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Chủ Nhật, 8 tháng 3, 2015

Sap goes beyond syrup - Albany Times Union

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Pittfield, Mass.


Some people use a mechanical filter as a way to get purer water. But what if that filter was a maple tree instead?


Maple sap, a lightly sweet drink that French explorers recorded Native Americans imbibing centuries ago, could be making a comeback as a beverage in New York state, where it is being marketed as a locally sourced, natural alternative to energy and fitness drinks, or other natural beverages such as coconut water.


New York City-based Vertical Water is entering its second year of buying maple sap — which is naturally sugary water collected from maple trees — and packaging it as a beverage, rather than the more common path of boiling sap into maple syrup.


Each spring, water is drawn from the ground through maple tree roots as part of a sap run caused by warming days and cold nights. The sap feeds the tree while it leafs out to gather solar energy for growth throughout the summer and fall.


"Drinking sap is an amazing part of our history, and it is a truly local product," said Paulo Cugnasca, who founded Vertical Water several years ago with his wife, Valentina.


Their company started selling the water last season, using sap purchased from farmers in western New York, and its product is now in about 1,300 locations, including a handful in the Capital Region, in 40 states.


Tasting faintly of syrup, the water is about 2 percent sugar, compared to 10 percent or more for soda or energy drinks, and contains trace amounts of Vitamin B and potassium, calcium, silicon oxide, manganese, sodium and magnesium. And no artificial chemicals, of course. A 16-ounce container has a suggested retail price of $3.19.


"Maple sap is not a new superfood, but it is a naturally healthy beverage," said Michael Farrell, director of Cornell University's Uihlein Sugar Maple Research and Extension Field Station.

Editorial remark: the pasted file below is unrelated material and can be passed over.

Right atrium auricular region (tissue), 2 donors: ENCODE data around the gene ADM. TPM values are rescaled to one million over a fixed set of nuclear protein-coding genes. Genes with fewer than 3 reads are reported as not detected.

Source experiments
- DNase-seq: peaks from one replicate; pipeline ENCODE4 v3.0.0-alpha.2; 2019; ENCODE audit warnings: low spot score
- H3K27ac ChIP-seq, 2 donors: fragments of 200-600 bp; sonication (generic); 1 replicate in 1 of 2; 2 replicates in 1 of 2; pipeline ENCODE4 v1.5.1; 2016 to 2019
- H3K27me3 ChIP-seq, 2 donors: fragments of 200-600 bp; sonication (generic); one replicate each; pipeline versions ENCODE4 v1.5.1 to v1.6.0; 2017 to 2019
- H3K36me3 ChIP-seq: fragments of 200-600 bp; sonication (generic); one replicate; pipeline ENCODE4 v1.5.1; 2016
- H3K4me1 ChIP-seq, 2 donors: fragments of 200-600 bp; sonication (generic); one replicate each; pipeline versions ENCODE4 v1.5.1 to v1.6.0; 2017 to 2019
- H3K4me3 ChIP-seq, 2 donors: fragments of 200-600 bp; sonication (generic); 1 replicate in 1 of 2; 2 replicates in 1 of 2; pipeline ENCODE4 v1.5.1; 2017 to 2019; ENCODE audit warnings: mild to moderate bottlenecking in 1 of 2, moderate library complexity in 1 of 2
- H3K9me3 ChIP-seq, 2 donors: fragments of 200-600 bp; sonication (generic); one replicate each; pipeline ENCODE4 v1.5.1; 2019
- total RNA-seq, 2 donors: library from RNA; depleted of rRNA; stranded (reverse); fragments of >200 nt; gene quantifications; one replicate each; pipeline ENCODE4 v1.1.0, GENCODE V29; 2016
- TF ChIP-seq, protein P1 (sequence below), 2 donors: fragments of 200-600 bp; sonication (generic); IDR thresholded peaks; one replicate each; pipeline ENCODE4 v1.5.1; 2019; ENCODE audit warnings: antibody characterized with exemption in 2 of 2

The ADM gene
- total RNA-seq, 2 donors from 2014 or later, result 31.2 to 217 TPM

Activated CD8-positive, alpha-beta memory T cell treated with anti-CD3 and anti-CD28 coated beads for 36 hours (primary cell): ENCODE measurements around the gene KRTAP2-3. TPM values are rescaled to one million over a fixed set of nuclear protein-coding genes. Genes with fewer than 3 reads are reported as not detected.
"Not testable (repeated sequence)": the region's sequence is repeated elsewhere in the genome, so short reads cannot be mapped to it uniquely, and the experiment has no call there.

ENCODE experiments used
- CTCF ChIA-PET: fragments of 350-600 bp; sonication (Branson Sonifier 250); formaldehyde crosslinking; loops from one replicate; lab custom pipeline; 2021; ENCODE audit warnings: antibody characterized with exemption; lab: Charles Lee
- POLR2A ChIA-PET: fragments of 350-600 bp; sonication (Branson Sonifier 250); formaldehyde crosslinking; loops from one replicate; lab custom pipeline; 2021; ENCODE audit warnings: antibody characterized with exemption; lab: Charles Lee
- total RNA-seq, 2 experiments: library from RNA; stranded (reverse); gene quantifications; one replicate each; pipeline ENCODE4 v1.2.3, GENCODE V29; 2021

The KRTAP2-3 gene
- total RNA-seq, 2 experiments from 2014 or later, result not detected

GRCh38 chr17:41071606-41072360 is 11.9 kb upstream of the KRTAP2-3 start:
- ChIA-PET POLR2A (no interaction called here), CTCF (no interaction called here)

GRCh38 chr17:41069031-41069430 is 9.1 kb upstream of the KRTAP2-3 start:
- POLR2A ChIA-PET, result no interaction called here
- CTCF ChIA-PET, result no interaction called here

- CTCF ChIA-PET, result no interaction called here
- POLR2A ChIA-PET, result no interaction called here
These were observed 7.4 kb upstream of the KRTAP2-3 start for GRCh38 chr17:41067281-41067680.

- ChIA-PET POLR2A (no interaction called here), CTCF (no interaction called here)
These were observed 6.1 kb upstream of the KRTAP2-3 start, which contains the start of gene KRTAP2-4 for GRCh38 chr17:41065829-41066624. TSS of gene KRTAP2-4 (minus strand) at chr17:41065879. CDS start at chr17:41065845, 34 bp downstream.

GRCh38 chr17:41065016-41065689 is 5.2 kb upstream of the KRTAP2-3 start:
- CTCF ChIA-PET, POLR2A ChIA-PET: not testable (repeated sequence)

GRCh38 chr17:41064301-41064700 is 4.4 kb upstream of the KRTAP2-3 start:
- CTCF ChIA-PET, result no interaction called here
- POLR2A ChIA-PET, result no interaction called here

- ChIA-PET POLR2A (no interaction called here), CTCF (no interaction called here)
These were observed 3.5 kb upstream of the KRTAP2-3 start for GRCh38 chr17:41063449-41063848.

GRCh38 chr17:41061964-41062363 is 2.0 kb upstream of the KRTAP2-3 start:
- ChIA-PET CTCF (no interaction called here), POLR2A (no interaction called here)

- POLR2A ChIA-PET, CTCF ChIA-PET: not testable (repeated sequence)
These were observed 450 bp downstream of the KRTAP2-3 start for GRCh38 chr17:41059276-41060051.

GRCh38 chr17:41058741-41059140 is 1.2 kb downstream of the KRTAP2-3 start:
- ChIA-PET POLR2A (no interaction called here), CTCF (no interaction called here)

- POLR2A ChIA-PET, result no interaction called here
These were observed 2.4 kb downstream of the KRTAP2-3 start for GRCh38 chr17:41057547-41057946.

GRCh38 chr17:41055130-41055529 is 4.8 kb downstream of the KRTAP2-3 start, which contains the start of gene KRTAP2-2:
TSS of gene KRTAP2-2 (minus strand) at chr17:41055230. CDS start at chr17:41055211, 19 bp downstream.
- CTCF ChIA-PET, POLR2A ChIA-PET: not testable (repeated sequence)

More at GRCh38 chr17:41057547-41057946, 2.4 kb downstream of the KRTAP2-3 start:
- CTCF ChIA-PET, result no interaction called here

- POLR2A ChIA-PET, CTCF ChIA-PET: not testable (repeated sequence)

"Sap drinking in the spring, in the Far East, and particularly in Korea, has been popular for a long time," said Farrell, who helped the Cugnascas research the potential of acquiring, packaging and marketing sap as a beverage. "Native Americans and, later, the original settlers, also drank sap. It was an end-of-winter sweet treat and a long-standing tradition that most people have forgotten about."


At Mountain Winds Farm in the Helderberg hilltown of Berne, owner Randy Grippin added maple water to his farm store last year. "We sold about 30 cases of it," he said. "Myself, I find it quite refreshing ... and to me, 40 degrees is the ideal temperature for drinking it."


Grippin, who also runs his own maple sugar bush — a stand of maple trees from which he collects sap — and produces about 500 gallons of syrup, said he again will have the water among his maple products on Maple Weekends on March 21 and 22 and March 28 and 29.


"We think this new product has some potential," said Helen Thomas, New York State Maple Producers Association executive director. "Last year, all the sap came from New York state producers. We featured it at our booth last summer at the State Fair."


New York is the nation's second-largest maple syrup-producing state, behind Vermont.